“The reason [protestant fundementalists] are hard pressed [to convert others] is because they feel that their strengh lies in numbers.”2 This statement is what is known as a straw man. Basically, a “straw man” is where someone states an idea or truth as being held by someone else (usually an opponent), but the statement itself is not jermain to the accused parties actual beliefs or statements. This then allows the accuser to show the false statement as being utterly rediculous and dismissable. That being said, there is some truth that some “protestant” circles make all of their goals about numbers and size, but it must be understood that these men and women and the “churches” that they build are not fundamentalists, nor would many of them even be truly Christian in doctrine. Many of the mega-churches place more weight on self esteem and marketing than on the Bible at all.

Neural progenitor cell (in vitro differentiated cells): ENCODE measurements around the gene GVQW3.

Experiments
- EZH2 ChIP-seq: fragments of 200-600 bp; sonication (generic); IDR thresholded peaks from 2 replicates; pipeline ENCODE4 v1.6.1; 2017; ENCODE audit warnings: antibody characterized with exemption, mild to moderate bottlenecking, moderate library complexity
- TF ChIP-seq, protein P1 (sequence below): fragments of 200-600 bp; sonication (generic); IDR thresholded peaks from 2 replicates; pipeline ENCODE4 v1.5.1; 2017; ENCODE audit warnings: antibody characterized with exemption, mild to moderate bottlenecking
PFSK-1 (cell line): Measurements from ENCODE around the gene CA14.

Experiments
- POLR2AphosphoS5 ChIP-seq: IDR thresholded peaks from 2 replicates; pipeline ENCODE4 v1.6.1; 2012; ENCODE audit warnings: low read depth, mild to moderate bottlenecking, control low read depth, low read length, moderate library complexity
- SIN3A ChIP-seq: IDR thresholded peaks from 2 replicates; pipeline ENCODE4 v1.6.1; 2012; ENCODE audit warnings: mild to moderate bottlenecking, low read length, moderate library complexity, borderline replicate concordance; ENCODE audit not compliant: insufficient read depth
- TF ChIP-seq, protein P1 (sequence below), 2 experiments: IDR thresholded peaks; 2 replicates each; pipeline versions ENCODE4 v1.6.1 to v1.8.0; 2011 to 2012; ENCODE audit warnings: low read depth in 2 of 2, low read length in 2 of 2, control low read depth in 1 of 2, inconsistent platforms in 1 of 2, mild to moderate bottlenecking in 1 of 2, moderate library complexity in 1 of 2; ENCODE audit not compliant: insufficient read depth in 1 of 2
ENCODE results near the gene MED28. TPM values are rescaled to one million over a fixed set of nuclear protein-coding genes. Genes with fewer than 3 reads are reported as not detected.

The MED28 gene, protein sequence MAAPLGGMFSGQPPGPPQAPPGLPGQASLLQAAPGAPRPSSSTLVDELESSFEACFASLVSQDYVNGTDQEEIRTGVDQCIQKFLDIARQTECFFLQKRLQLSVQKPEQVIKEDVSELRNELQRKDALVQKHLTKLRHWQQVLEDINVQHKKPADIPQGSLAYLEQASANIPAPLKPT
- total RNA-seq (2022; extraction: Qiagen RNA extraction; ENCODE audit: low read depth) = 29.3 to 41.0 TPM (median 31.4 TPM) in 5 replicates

“Catholics have been pursecuted for thousands of years.”3 Christians have been persecuted from the beginning, there is no doubt. To say that Catholics have been persecuted, and then to say that they have been persecuted for thousands of years is almost laughable. It was the Catholic church that was behind the various Crusades4 and the inquisition that Jews and others in our modern culture use as a primary reason for rejecting Christ. It was the Catholic church that persecuted people and burned John Huss, William Tyndale, Nicholas Ridley, Hugh Latimer, Thomas Cranmer,5 and many many other reformers (before and after the Reformation). I am greatly offended at the thought that it was the church of Rome that was the recipient of persecution as opposed to the institution which executed a truly Roman (in the sense of Nero) style persecution of believers.

“Be of good comfort, Master Ridley, and play the man;